• Rengganis Pranandari Department of Clinical Pharmacy, Faculty of Pharmacy, Universitas Indonesia, Depok, Indonesia.
  • Sudibyo Supardi Centre of Public Health Intervention Technology, Agency for Health Research and Development, Ministry of Health, Indonesia.
  • Retnosari Andrajati Department of Clinical Pharmacy, Faculty of Pharmacy, Universitas Indonesia, Depok, Indonesia.



Switching antibiotics, Length of stay, Cost


Objective: The prolonged use of intravenous antibiotics might increase the length and cost of hospitalization. The research objective, therefore, was to
evaluate the effect of switching antibiotics on the length of hospital stay and hospitalization cost. The prospective cohort research design was adopted.
The inclusion criteria were in patients who had received intravenous antibiotics.
Methods: The sample comprised 39 patients who switched antibiotics as an exposed group and 39 patients who did not switch as an unexposed
group. The data were collected using the patient medical records and the financial data from the hospital information system. The Mann–Whitney test
and Chi-square or Fisher's exact test was applied in the analysis.
Results: The results revealed that the antibiotics most commonly switched were intravenous ceftriaxone (83.3%) and oral cefixime (94.8%). From the
five switching patterns observed, the most common switch was from intravenous ceftriaxone to oral cefixime in patients with acute gastroenteritis.
All antibiotics were administered in accordance with the National Formulary (NF) guidelines. Only metronidazole (5 mg/ml dose) was inconsistent
with NF. Switching antibiotics did not impact the length of hospital stay and hospitalization cost; however, comorbidities did have an influence here.
Conclusions: Further, switching antibiotics impacted the duration over which intravenous antibiotics were administered and the cost of antibiotics.


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Table 7: The effect of confounding variables on the length of

hospitalization and cost of treatment

Variables n Mean Standard



Length of

hospitalization (days)


Adult 65 5.69~6 2.24 0.591

Elderly 13 5.92~6 2.18


Underweight 11 5.91~6 2.62 0.907

Not underweight 67 5.70~6 2.17


Present 69 6.01~6 2.19 0.000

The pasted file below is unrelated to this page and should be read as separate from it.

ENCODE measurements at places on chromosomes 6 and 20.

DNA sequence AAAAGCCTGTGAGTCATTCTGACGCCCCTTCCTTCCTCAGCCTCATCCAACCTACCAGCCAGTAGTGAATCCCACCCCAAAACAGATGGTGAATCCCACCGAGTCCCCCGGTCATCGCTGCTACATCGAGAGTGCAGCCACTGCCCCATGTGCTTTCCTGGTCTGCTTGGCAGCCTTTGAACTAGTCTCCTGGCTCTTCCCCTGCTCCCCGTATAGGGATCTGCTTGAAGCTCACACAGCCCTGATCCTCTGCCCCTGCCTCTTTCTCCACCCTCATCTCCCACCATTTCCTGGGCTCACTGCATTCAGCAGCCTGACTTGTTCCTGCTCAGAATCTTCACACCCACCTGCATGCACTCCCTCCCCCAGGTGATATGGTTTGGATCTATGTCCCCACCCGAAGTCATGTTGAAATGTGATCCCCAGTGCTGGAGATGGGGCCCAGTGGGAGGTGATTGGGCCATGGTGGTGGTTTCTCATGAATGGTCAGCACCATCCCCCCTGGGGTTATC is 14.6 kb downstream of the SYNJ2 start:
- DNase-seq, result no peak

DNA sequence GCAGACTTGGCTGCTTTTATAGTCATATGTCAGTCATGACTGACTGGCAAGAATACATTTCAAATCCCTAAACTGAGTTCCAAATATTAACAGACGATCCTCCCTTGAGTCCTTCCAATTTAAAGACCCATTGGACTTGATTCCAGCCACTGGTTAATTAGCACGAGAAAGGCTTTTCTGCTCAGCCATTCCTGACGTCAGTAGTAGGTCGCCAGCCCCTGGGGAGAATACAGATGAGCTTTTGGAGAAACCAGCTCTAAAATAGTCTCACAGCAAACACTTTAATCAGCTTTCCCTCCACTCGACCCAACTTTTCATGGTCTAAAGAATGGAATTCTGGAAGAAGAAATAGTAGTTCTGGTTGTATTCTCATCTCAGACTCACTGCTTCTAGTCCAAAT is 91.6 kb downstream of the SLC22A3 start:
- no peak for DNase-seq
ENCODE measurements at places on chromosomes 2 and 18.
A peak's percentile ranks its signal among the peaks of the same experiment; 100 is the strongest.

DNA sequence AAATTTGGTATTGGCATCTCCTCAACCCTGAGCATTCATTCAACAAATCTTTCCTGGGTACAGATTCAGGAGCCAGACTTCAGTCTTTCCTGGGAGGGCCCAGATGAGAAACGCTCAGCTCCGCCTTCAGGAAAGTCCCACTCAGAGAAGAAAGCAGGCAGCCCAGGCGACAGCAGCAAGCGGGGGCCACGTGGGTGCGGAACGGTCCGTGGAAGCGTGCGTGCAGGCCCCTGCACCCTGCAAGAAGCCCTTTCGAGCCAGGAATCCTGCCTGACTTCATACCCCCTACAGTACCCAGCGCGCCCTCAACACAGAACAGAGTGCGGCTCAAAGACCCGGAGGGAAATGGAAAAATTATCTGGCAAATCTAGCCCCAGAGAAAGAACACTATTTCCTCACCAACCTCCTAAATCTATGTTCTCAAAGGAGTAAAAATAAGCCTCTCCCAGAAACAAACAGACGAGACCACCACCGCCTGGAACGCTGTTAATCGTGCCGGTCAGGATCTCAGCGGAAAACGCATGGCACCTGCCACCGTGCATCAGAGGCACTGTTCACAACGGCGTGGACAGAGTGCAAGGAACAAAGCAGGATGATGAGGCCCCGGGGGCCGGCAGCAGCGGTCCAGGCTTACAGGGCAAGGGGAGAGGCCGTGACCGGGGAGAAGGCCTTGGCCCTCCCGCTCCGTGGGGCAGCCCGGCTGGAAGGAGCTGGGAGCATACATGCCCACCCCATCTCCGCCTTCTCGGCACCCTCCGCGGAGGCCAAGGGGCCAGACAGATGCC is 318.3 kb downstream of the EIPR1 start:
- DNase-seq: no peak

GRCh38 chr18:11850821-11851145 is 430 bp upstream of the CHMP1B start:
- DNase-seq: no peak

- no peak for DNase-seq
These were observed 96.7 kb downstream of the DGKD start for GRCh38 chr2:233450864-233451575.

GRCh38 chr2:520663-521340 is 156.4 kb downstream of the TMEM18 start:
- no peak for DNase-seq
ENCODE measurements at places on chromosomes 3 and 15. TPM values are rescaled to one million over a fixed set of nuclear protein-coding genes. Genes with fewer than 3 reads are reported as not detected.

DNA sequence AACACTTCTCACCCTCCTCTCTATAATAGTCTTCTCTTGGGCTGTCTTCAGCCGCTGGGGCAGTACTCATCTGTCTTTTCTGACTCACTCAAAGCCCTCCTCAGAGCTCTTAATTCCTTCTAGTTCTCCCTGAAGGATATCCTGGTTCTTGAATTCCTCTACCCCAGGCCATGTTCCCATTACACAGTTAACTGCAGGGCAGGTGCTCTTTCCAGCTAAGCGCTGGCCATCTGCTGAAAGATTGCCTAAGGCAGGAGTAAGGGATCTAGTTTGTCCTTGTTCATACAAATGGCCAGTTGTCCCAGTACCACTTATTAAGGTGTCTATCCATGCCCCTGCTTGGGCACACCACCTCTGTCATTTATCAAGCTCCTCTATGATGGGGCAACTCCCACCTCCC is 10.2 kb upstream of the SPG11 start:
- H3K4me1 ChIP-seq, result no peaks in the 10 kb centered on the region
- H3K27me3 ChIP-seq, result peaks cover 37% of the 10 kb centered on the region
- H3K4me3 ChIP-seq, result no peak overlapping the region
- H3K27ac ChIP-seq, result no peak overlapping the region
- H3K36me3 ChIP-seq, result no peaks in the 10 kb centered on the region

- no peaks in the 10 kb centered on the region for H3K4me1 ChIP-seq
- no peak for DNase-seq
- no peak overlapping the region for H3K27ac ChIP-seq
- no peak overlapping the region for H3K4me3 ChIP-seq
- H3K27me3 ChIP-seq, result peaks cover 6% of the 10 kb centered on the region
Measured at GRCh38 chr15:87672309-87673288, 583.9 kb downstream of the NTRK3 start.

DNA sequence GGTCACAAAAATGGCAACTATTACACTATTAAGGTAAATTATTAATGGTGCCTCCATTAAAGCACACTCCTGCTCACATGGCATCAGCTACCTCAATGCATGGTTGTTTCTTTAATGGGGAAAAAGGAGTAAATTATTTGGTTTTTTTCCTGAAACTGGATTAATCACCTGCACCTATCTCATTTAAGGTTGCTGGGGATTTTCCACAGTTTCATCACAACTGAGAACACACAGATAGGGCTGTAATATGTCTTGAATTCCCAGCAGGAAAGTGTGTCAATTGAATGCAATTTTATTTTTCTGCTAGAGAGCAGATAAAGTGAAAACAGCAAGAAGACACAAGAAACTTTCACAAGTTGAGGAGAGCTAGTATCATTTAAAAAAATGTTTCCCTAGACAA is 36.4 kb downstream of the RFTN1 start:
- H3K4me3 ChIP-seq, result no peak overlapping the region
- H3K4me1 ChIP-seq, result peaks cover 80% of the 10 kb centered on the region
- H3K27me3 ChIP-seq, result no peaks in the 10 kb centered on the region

None 9 3.56~4 0.73

Payment methods

Assurance 63 5.95~6 2.29 0.052

Non‑assurance 15 4.80~5 1.66

Cost (rupiah)


Adult 65 2621.780 1849.116 0.433

Elderly 13 2832.572 1408.100


Underweight 11 2806.242 1621.443 0.651

Not underweight 67 2632.396 1811.281


Present 69 2874.471 1774.747 0.000

None 9 988.959 278.168

Payment methods

Assurance 63 2739.944 1679.054 0.109

Non‑assurance 15 2308.181 2172.142

BMI: Body mass index

Table 8: Effect of switching on the length of stay and cost of


Variables n Mean Standard



Length (day)

Switching group 39 5.56~6 2.1 0.619

Non‑switching group 39 5.89~6 2.35

Cost (rupiah)

Switching group 39 2400.980 1340.565 0.475

Non‑switching group 39 2912.844 2113.276

Table 9: Relationship between independent variables,

dependent variables, and confounding variables with respect to

patients’ treatment

Variables B Beta p R2


Comorbidity –2.422 –0.351 0.001 0.165

Payment status –1.099 –0.196 0.067


Antibiotic switching 66,6563.58 0.189 0.082 0.152

Comorbidity –2.011 –0.364 0.001

be discharged as soon as their clinical condition is stable, they present no

active medical problems, and have a safe environment in which to continue

therapy [19]. Switching can also reduce the cost of antibiotics significantly

but does not reduce hospitalization costs. This is due to the presence of

comorbidities. Thus, even though the cost of antibiotics is reduced, other

drug costs are still incurred through actions, support, and treatments taken

to combat the comorbidities. The results of this study are consistent with

some previous works. For example, according to a study in Switzerland [9],

the use of checklists as a reminder of the criteria for intravenous oral

antibiotic switching may significantly reduce the duration of intravenous

antibiotics. However, the decrease in the length of hospitalization was

not found to be statistically significant. A retrospective observational

study in Lebanon [6] reported that the duration of intravenous antibiotics

administered in the switching group was shorter than that in the nonswitching

group. The length of hospitalization in the switching group was

shorter than in the switching group, but these results were not significant

either. Different results were found in a study on antibiotic switching in

severe community-acquired pneumonia patients in the Netherlands. The

study reported that switching antibiotics can significantly reduce the

duration of intravenous administration and the length of hospitalization.

Suggestions for further research include the need to examine the role

of clinical pharmacists in intravenous to oral switching of antibiotics

Table 10: The effects of switching against the length and cost of

using antibiotics among patients

Variables n Mean Standard



Duration (day)

Switching group 39 3.49 1.19 0.000

Non‑switching group 39 5.67 2.33

Cost (rupiah)

Switching group 39 46.478 51.947 0.003

Non‑switching group 39 114.781 169.660

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How to Cite

Pranandari, R., Supardi, S., & Andrajati, R. (2017). PARENTERAL ANTIBIOTIC USAGE PATTERNS AND EFFECTS OF INTRAVENOUS TO ORAL SWITCHING ON THE LENGTH AND COST OF HOSPITALIZATION. International Journal of Applied Pharmaceutics, 9, 85–89.



Original Article(s)